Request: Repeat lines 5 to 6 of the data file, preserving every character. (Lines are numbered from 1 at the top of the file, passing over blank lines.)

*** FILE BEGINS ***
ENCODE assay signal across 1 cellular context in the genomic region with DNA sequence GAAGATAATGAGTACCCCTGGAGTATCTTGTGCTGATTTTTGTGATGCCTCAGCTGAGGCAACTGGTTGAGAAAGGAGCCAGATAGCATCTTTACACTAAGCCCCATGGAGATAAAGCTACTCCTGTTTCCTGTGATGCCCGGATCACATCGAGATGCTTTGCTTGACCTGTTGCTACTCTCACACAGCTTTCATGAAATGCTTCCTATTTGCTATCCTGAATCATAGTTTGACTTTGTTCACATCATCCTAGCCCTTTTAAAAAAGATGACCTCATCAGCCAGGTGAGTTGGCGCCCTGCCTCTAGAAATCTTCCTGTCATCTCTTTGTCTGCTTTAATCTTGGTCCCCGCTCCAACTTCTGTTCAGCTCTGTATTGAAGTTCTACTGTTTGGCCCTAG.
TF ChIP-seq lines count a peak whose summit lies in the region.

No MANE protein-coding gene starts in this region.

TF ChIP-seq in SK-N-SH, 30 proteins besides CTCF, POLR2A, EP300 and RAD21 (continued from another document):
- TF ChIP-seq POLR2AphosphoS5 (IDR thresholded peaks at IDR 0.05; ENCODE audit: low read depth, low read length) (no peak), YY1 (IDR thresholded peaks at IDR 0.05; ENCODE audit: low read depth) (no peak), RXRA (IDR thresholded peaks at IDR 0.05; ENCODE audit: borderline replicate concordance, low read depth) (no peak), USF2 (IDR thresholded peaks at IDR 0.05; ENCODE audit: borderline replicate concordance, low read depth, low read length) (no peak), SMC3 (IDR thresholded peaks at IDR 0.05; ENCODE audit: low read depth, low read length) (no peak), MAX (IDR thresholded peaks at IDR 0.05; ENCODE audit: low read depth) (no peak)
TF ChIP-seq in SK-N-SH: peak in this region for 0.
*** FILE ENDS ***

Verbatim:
- TF ChIP-seq POLR2AphosphoS5 (IDR thresholded peaks at IDR 0.05; ENCODE audit: low read depth, low read length) (no peak), YY1 (IDR thresholded peaks at IDR 0.05; ENCODE audit: low read depth) (no peak), RXRA (IDR thresholded peaks at IDR 0.05; ENCODE audit: borderline replicate concordance, low read depth) (no peak), USF2 (IDR thresholded peaks at IDR 0.05; ENCODE audit: borderline replicate concordance, low read depth, low read length) (no peak), SMC3 (IDR thresholded peaks at IDR 0.05; ENCODE audit: low read depth, low read length) (no peak), MAX (IDR thresholded peaks at IDR 0.05; ENCODE audit: low read depth) (no peak)
TF ChIP-seq in SK-N-SH: peak in this region for 0.